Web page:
At the centre of the dispute is Steve Richter, chief of the Middle East division of the CIA's directorate of operations, who is accused of supporting unsuccessful attempts to instigate military coups in Baghdad, instead of backing revolutionary or guerrilla movements.
Richard Perle, a former assistant defence secretary and right wing protagonist during the Cold War, said last month that Mr Richter's leadership over the last four-and-a-half years had "adversely affected our effort to adequately handle Saddam Hussein."
Mr Perle's attack, an almost unheard of criticism of a mid-level CIA employee, carries weight because he is a powerful influence among Republican Senators. One commentator said: "He is effectively the foreign minister of [Senate Majority leader] Trent Lott ."
"Steven Richter has an unbroken record of failure," Mr Perle told the American Institute last month.
"The head of the [Middle East] division at the CIA should be removed on the grounds of incompetence and a lack of the fundamental qualifications to hold that position.
"The Director of Central Intelligence should explain why he's been there all this time, despite a record of one failure after another."
The verbal assault by Mr Perle is an escalation in the simmering row between the Republicans in Congress and the White House over Washington's policy toward Iraq.
Critics of the CIA say it cannot break out of its traditional role in the 1950s, when it was easy to organise a military coup in the Arab world. They say that "the resources available for keeping power in any Arab country, particularly Iraq, are now too great for any conspiracy to succeed."
Since the end of the Gulf war in 1991, the CIA had looked to the Iraqi officer corps to replace President Saddam but its efforts so far have been uniformly unsuccessful.
In 1996 it backed an Iraqi opposition organisation called the Iraqi National Accord to organise a coup, which was bloodily crushed by Iraqi security.
Before 1995 the CIA has aided the Iraqi National Congress, an umbrella group for the opposition, which believed in putting pressure on President Saddam by a military campaign based in Kurdistan. When Iraqi forces took Arbil, the Kurdish capital, in 1996 President Saddam had over 100 INC members, who had been captured by his troops, executed.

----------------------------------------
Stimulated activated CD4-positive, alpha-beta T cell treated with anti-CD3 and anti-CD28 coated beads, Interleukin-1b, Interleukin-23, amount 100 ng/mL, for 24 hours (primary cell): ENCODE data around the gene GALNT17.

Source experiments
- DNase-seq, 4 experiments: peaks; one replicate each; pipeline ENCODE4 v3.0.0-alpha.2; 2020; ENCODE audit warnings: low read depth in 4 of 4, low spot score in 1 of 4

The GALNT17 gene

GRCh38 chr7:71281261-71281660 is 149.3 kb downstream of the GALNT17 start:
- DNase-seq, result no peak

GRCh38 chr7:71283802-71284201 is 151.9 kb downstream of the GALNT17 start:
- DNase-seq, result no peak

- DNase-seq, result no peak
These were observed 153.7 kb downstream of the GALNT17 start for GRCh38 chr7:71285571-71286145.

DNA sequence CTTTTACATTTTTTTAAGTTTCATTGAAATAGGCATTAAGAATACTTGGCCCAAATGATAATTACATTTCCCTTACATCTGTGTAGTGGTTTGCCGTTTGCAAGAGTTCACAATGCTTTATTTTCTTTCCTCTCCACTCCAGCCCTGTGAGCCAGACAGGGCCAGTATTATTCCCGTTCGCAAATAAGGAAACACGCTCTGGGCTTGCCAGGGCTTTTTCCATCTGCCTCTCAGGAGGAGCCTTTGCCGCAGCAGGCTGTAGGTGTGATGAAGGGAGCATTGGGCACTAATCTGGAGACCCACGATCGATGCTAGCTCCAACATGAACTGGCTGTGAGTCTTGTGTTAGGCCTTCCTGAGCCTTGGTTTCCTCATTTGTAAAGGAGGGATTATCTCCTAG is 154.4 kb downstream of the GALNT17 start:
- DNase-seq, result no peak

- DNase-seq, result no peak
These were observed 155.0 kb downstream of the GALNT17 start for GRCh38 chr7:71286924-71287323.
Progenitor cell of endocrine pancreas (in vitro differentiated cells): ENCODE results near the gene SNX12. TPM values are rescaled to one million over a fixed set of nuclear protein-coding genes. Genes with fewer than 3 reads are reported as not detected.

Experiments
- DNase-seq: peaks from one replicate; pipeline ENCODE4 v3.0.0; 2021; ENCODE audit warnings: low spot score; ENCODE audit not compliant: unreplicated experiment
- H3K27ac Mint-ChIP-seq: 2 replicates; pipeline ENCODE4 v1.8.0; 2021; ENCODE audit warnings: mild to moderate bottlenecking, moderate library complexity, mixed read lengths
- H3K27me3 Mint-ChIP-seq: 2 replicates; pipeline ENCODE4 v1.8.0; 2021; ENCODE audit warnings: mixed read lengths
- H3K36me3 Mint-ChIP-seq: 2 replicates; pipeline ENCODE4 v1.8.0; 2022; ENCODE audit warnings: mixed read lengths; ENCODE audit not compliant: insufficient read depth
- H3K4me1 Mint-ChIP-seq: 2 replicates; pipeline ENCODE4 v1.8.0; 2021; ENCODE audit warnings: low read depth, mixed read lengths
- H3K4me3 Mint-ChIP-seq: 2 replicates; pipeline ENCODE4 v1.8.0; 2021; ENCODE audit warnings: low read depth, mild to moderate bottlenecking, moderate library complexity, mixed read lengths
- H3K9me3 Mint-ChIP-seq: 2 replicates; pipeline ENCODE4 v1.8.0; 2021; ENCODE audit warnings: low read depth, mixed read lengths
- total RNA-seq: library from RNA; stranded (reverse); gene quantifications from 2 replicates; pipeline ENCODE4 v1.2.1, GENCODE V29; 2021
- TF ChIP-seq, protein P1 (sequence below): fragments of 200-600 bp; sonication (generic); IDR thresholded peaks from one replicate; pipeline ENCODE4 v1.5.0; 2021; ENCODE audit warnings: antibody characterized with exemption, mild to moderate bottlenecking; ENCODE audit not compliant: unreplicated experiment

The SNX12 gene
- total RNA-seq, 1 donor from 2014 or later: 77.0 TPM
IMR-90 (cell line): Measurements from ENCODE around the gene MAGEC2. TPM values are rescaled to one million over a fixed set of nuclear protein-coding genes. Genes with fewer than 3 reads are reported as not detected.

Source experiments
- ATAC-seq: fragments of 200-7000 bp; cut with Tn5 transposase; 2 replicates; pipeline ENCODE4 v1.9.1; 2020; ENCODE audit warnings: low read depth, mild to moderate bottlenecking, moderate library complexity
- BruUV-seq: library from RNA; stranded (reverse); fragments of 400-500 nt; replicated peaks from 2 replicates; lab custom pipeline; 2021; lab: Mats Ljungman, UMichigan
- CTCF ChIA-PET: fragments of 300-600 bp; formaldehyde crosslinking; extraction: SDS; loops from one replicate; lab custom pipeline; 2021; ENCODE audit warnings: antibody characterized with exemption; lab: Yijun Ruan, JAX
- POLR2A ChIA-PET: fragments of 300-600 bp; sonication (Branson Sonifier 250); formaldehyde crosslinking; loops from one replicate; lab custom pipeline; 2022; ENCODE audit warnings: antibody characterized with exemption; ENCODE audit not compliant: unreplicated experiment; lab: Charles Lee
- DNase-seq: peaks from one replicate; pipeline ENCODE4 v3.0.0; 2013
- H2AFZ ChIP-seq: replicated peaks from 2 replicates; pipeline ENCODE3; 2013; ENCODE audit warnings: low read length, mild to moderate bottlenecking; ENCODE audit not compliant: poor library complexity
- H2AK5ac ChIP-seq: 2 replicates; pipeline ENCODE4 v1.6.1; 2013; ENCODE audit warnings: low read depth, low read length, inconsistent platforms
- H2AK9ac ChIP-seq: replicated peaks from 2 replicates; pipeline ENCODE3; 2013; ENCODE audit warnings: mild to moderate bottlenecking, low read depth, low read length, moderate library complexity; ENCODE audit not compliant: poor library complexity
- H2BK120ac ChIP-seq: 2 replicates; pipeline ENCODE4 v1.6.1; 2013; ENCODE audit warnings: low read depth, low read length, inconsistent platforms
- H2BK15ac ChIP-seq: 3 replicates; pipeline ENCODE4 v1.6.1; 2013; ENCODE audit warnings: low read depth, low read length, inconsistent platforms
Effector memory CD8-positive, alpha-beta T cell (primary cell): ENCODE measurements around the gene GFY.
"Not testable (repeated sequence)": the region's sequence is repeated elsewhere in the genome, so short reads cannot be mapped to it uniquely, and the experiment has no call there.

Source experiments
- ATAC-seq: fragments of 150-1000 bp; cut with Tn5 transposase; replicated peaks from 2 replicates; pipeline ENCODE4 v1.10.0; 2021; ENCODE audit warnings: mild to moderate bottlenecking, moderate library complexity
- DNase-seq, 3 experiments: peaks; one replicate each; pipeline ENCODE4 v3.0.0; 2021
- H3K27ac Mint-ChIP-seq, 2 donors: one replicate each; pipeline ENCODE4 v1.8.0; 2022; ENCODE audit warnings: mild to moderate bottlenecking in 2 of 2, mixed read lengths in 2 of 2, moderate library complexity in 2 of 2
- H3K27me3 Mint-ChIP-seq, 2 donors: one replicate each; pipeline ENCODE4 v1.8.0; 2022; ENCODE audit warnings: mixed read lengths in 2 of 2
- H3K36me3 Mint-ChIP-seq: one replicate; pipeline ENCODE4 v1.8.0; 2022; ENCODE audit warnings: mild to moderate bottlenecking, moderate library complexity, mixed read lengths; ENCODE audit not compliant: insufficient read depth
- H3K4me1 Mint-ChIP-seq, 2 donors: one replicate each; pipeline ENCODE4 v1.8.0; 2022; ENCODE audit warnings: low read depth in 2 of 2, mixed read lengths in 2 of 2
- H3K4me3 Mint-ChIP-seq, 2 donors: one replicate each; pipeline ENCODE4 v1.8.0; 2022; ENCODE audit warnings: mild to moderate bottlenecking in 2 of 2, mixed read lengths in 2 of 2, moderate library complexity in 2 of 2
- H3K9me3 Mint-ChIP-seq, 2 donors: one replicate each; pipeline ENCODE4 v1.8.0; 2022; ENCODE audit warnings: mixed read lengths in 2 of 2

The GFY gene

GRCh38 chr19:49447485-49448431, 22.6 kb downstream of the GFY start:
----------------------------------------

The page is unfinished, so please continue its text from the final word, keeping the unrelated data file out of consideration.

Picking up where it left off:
At the end of last month, President Bill Clinton unwillingly signed the Iraqi Liberation Act, under which he is to make $97m-worth of military equipment and training available to the Iraqi opposition.
The INC had been highly successful in lobbying Congress to adopt its policy of armed popular resistance, as opposed to the CIA's more conspiratorial approach.
Mr Perle is quoted as saying: "Saddam is a lot better at resisting coups than we are at perpetrating them."
Critics of the INC's commitment to armed resistance say it would reduce Iraq to a state of anarchy, like Afghanistan or Lebanon in the 1980s, Dr Ahmed Chelabi, leader of the INC, says: "What's so wrong with Lebanon. Life there now is a lot better than in Iraq."
If there is foreign-backed guerrilla warfare then it would be launched in the south and west of Iraq, which would need backing from Jordan, Saudi Arabia, Kuwait or Iran.
The Republican assault on the administration's Iraq policy was boosted by the resignation of Scott Ritter, the chief UN weapons inspector, who resigned soon after the latest stand-off began in August.
He says that the administration has deliberately pulled its punches in reigning in the inspectors early this year.
This is denied by Madeleine Albright, the Secretary of State.
Mr Perle, notorious for his manipulative skills in Washington, also called for a select committee of Congress to investigate the activities of the CIA and other government insitutions in the Middle East.
He said: "This investigation should include an effort to reconsider the competing claims of Scott Ritter and the Secretary of State."
The attack on Mr Richter is in effect a criticism of George Tenet, the CIA director, and his senior aides, all of whom were involved in the attempts to overthrow President Saddam. The problem for the agency stems from the priority given by the US government to overthrowing the Iraqi leader only if the political status quo in Iraq is largely preserved.
In the past this has meant that Washington has refused to support Iraqi Kurdish demands for self-determination. It has also feared that any revolt byIraq's Shia Muslims would lead to an increase in Iranian, fundamentalist, influence.Reuse content